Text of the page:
This didn't irk me too much because, even though this was an adult party, most people were in their 20s or 30s, and maybe the crowd looked a little young. Also, it was after midnight (on a Friday night) and perhaps the noise was keeping the neighbors up. If I was itching for sleep next door, I'd probably be eager for things to end, too. So, confident in the knowledge that I'd only had half a glass of wine at dinner six hours earlier and an ID that proved I was over 21, I happily informed the officer at the door that I would be driving my two slightly inebriated friends home, and that I just had to grab my ID from my car which was parked right out front.
That's when I started to get offended.
The officer looked me over like I was a smashed 16-year old with a compulsive lying habit, and put a flashlight in my face, followed by his finger, which he moved back and forth in an attempt to gauge my sincerity. Apparently not pleased with my performance, he rolled his eyes and sighed, and motioned for me to stand in the corner; we'd get my ID later. I watched the officers' behavior. For a minute I began to forget that we were, in fact, adults. Because instead of being treated like adults, we were treated like offenders—we had stayed out too late with the music too loud and now we were all children—being reprimanded by our local police force. Naughty, naughty.
I finally did get outside and prove my age, and when I did I was a little shocked to discover that they weren't checking people to make sure they could drive, something else which my interviews had assured me was standard protocol. (After all, they were trying to save lives, right?) They were checking IDs, but nothing else from the look of it. Later that night, I found out that they didn't bother to check a friend of mine before letting him drive, and he'd had several drinks that night, and was certainly over the legal limit.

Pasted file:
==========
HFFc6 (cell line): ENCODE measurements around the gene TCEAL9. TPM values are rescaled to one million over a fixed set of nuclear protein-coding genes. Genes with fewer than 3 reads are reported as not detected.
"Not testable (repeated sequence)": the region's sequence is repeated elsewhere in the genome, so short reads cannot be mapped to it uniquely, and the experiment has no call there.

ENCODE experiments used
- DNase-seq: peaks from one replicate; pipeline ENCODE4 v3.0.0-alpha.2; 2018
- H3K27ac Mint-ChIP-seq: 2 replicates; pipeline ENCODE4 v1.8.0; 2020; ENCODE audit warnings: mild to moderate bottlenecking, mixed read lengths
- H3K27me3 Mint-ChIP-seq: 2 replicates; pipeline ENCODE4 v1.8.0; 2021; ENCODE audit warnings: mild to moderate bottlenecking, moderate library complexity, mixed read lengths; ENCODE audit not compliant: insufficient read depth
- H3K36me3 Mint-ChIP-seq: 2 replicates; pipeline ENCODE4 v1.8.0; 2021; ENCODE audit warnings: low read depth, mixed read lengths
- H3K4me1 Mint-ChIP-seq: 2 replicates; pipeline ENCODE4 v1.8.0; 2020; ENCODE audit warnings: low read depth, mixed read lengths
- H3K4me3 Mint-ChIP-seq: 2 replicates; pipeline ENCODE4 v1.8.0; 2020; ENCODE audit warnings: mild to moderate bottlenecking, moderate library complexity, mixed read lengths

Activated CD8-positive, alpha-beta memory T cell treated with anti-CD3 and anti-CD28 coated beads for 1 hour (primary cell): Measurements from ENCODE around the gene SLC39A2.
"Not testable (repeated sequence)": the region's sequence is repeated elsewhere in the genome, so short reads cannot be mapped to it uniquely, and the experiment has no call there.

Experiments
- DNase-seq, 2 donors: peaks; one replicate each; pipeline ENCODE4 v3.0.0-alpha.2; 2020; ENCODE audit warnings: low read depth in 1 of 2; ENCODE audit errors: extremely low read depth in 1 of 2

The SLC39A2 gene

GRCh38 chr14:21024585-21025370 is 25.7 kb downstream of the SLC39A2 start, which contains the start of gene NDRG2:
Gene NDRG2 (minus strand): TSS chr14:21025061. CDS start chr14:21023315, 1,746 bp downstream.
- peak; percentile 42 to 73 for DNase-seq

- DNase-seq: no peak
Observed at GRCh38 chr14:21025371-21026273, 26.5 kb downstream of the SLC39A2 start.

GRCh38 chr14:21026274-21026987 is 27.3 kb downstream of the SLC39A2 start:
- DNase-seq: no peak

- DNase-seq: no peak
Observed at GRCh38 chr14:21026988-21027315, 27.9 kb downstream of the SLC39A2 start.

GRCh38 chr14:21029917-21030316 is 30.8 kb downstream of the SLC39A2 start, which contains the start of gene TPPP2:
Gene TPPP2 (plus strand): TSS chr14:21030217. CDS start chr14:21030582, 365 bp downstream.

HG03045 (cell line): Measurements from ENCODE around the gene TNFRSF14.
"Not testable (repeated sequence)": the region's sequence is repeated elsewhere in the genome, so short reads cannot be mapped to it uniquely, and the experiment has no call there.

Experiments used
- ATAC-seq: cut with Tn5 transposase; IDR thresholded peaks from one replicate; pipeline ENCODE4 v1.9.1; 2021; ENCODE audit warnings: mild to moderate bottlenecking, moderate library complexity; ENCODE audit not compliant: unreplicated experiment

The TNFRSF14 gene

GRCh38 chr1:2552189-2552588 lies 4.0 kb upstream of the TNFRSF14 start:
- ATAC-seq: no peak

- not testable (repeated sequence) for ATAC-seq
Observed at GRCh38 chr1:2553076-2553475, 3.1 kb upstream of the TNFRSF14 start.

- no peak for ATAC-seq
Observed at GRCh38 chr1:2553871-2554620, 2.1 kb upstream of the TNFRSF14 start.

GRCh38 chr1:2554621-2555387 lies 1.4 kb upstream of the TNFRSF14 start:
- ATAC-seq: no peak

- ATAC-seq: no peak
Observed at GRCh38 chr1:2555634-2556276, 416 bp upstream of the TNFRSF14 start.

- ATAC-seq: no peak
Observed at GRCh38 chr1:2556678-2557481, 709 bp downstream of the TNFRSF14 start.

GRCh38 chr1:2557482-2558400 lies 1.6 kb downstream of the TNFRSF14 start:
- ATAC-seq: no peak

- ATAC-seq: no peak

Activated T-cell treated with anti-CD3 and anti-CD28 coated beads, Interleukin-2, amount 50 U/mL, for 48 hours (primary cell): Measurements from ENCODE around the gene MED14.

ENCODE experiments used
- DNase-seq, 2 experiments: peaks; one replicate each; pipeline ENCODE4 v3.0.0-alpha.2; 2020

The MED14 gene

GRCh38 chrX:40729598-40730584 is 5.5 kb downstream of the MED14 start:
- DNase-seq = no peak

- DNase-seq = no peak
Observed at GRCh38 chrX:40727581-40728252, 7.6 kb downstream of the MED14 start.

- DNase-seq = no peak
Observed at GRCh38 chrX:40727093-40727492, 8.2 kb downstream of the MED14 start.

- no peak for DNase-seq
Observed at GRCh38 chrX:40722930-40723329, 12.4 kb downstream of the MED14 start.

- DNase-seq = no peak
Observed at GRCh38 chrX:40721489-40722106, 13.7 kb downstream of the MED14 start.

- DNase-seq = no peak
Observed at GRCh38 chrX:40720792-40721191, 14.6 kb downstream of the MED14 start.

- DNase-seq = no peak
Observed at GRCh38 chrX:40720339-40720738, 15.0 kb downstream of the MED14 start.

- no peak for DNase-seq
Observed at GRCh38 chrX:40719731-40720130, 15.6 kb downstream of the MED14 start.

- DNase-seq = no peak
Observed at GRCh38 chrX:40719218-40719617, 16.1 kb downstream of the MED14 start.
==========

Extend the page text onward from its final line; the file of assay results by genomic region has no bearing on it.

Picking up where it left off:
Not only were officers not checking people, they were also practically shooing drinkers away. Take, for instance, a conversation that I noticed between four or five people standing on the sidewalk and an officer standing a few feet away on the lawn. The people, who were all drunk, were apparently without rides, and were waiting around to either get back inside to crash or sober up. This seemed to displease the officer. He told them to "Get outta here." A girl from the group asked him if he wanted her to stand in front of her car for a few hours while she sobered up. At which point came his response: "Just get outta here." He then threatened them, and told them that if they didn't leave he was going to arrest them, and that they could spend the night in jail eating a cheese sandwich (whatever that means). He added that he was trying to help them saying, "Don't you see how patient I am?"